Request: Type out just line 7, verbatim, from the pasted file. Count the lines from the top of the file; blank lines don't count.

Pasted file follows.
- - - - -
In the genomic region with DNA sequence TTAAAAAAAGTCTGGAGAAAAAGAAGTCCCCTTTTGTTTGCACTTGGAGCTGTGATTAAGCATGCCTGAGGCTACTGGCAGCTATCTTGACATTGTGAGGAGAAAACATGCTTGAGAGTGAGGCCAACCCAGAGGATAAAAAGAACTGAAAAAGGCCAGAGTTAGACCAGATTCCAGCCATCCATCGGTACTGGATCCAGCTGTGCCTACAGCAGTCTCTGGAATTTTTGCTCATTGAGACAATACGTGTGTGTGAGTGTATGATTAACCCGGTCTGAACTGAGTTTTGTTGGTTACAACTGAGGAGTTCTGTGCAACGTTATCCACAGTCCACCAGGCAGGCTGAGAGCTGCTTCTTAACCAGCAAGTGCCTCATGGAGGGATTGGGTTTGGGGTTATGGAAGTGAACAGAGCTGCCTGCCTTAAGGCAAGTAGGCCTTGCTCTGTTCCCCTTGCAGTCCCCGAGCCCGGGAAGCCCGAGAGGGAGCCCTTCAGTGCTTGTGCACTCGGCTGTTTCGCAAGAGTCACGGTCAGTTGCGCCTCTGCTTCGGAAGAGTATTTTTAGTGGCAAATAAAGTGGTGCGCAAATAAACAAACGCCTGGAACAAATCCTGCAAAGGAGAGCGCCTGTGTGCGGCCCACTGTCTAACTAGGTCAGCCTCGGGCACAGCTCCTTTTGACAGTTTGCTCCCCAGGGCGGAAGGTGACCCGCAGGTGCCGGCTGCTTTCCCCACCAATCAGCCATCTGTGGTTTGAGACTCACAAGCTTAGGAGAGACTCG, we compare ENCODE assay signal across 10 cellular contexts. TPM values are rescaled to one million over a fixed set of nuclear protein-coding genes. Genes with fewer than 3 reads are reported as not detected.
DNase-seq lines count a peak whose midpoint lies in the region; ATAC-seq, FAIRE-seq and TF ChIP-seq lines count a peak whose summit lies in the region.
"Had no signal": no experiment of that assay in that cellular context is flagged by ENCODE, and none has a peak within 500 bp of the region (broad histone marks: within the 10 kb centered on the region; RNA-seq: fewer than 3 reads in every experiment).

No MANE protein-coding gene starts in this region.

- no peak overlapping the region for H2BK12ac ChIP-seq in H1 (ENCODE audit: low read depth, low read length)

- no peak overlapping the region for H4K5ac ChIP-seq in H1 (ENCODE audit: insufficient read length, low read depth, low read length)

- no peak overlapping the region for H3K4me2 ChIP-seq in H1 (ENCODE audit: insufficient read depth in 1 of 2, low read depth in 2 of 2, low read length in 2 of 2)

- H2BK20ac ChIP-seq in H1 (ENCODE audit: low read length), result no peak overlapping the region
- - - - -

- no peak overlapping the region for H3K4me2 ChIP-seq in H1 (ENCODE audit: insufficient read depth in 1 of 2, low read depth in 2 of 2, low read length in 2 of 2)